- Court: Intellectual Property Archives
- Area(s) of Law: Copyright
- Date Filed: 03-27-2012
- Case #: CV-10-2030-PHX-SMM
- Judge(s)/Court Below: McNamee
- Full Text Opinion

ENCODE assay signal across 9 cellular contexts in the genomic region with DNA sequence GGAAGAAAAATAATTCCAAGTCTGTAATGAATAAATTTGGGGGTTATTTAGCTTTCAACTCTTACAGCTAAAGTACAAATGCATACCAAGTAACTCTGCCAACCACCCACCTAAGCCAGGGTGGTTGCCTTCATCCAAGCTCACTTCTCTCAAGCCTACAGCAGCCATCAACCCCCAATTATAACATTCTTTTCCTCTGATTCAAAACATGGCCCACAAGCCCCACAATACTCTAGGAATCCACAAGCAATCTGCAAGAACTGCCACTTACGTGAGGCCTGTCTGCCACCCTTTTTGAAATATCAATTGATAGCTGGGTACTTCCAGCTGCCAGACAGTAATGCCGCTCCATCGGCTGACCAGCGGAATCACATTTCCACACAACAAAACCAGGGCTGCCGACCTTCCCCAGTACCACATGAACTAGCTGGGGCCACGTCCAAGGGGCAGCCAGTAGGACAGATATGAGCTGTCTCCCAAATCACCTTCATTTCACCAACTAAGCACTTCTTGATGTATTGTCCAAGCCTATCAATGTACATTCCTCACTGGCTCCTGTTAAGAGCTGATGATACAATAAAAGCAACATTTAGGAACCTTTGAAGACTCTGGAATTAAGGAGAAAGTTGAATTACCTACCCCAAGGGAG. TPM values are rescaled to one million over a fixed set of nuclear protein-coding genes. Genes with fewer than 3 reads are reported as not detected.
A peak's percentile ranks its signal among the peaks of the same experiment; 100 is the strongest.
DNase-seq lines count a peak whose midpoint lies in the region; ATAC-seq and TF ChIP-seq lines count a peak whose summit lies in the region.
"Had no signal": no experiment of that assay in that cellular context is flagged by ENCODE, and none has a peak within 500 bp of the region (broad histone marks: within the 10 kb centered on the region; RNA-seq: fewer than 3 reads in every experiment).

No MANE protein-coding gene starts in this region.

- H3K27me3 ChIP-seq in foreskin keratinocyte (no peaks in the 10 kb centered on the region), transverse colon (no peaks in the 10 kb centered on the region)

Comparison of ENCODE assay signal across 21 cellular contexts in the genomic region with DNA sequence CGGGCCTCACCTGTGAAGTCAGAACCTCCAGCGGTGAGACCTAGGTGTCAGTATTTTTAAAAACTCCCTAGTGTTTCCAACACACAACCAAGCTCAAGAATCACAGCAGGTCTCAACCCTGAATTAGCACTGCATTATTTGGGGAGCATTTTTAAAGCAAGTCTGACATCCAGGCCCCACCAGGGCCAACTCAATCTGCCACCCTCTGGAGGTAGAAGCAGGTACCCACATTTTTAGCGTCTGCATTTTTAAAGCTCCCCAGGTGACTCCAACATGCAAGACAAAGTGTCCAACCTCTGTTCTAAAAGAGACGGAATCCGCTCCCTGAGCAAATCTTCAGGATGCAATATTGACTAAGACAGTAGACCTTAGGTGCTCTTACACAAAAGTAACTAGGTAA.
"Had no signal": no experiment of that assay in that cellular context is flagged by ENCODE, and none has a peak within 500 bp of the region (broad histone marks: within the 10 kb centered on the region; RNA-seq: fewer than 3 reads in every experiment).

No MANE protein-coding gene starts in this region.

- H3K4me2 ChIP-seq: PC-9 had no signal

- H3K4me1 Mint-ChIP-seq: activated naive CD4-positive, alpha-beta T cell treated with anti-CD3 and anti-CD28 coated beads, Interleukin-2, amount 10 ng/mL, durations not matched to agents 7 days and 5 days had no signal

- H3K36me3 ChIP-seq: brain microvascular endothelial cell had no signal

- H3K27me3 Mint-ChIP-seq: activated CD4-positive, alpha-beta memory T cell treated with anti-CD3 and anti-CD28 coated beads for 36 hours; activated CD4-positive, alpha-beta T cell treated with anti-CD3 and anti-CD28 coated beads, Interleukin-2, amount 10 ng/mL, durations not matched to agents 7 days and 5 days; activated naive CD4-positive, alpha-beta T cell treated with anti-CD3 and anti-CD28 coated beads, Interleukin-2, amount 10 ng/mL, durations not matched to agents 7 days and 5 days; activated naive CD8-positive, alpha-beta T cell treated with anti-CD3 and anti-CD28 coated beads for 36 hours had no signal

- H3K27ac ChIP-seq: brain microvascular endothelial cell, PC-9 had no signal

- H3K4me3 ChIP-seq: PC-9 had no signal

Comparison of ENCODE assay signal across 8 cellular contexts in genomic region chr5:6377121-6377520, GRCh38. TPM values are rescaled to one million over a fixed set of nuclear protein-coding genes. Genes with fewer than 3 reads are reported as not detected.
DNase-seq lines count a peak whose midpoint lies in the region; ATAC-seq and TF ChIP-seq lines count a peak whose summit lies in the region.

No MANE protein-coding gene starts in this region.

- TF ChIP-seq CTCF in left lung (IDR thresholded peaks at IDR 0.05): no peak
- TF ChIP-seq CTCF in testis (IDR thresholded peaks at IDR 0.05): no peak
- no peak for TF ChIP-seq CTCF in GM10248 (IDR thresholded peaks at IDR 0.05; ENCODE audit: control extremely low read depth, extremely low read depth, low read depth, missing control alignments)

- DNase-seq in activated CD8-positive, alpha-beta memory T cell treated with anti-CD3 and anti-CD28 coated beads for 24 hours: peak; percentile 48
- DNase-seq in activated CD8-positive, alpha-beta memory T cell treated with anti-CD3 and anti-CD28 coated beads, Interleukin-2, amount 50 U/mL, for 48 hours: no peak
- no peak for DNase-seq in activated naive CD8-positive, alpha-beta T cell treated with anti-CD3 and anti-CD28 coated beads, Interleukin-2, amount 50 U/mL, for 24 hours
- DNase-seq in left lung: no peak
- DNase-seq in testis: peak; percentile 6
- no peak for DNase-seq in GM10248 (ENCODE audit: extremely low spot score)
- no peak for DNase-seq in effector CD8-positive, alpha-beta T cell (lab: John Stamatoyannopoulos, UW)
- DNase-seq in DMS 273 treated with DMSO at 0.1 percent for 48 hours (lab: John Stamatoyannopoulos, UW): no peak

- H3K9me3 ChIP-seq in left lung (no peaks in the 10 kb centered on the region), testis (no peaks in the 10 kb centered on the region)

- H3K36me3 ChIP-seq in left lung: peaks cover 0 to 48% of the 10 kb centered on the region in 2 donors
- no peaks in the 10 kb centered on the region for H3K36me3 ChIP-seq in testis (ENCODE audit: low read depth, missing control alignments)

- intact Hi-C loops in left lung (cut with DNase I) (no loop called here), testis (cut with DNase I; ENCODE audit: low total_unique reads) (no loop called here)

Opinion (McNamee): Merit Homes was a member of Arboleda Ranch, LLC (“Arboleda”), the developer of a residential real estate project in Phoenix, AZ. To finance the development, Arboleda singed a loan agreement with National Bank of Arizona (“NBA”) that required Arboleda to give NBA its rights in the construction plans and specifications, as well as the right to take over and complete construction, as collateral. After obtaining financing, Merit contracted with the Felten Group (“Felten”) to design the plans and specifications for the development. Arboleda defaulted on the loan, and NBA auctioned the collateral with the bank being the highest bidder. Thereafter, Joseph Carl Homes (“Holmes”) entered into an agreement to finish the project. Ten months later, Merit filed and obtained a registered copyright on the plans, and sued Holmes for infringing that copyright. Recognizing that, unlike an exclusive license, a nonexclusive license can be granted without a writing if the owner’s conduct manifests an intent to grant the license, the district court applied a three part test to determine if a nonexclusive license had been granted by Merit to Arboleda. Finding that Merit contracted with Felten for the plans on behalf of Arboleda, and intended that Felten copy and distribute the work without the Arboleda’s further involvement, the court found that Arboleda had an implied, nonexclusive license to use the plans, which could be seized by the bank and transferred to Holmes following Arboleda’s default. It, therefore, GRANTED Holmes motion for summary judgment.